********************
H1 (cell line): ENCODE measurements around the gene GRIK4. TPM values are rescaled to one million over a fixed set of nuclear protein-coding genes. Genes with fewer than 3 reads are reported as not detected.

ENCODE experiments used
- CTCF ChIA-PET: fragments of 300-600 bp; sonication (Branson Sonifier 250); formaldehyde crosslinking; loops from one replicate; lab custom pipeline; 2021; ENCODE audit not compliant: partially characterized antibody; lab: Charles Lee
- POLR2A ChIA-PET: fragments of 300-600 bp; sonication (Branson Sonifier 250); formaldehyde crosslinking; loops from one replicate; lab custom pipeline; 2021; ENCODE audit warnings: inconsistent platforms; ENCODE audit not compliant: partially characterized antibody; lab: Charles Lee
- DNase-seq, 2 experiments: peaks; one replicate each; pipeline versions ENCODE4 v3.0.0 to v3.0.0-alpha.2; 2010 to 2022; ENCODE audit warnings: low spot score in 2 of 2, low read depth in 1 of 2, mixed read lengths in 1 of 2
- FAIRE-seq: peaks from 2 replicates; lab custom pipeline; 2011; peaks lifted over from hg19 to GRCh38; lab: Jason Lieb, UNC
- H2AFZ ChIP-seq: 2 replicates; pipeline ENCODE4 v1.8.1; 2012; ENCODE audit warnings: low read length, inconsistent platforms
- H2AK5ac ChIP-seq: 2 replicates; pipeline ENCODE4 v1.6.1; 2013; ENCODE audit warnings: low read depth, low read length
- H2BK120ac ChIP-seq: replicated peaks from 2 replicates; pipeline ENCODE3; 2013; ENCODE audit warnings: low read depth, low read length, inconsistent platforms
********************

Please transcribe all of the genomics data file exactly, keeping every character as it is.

H1 (cell line): ENCODE measurements around the gene GRIK4. TPM values are rescaled to one million over a fixed set of nuclear protein-coding genes. Genes with fewer than 3 reads are reported as not detected.

ENCODE experiments used
- CTCF ChIA-PET: fragments of 300-600 bp; sonication (Branson Sonifier 250); formaldehyde crosslinking; loops from one replicate; lab custom pipeline; 2021; ENCODE audit not compliant: partially characterized antibody; lab: Charles Lee
- POLR2A ChIA-PET: fragments of 300-600 bp; sonication (Branson Sonifier 250); formaldehyde crosslinking; loops from one replicate; lab custom pipeline; 2021; ENCODE audit warnings: inconsistent platforms; ENCODE audit not compliant: partially characterized antibody; lab: Charles Lee
- DNase-seq, 2 experiments: peaks; one replicate each; pipeline versions ENCODE4 v3.0.0 to v3.0.0-alpha.2; 2010 to 2022; ENCODE audit warnings: low spot score in 2 of 2, low read depth in 1 of 2, mixed read lengths in 1 of 2
- FAIRE-seq: peaks from 2 replicates; lab custom pipeline; 2011; peaks lifted over from hg19 to GRCh38; lab: Jason Lieb, UNC
- H2AFZ ChIP-seq: 2 replicates; pipeline ENCODE4 v1.8.1; 2012; ENCODE audit warnings: low read length, inconsistent platforms
- H2AK5ac ChIP-seq: 2 replicates; pipeline ENCODE4 v1.6.1; 2013; ENCODE audit warnings: low read depth, low read length
- H2BK120ac ChIP-seq: replicated peaks from 2 replicates; pipeline ENCODE3; 2013; ENCODE audit warnings: low read depth, low read length, inconsistent platforms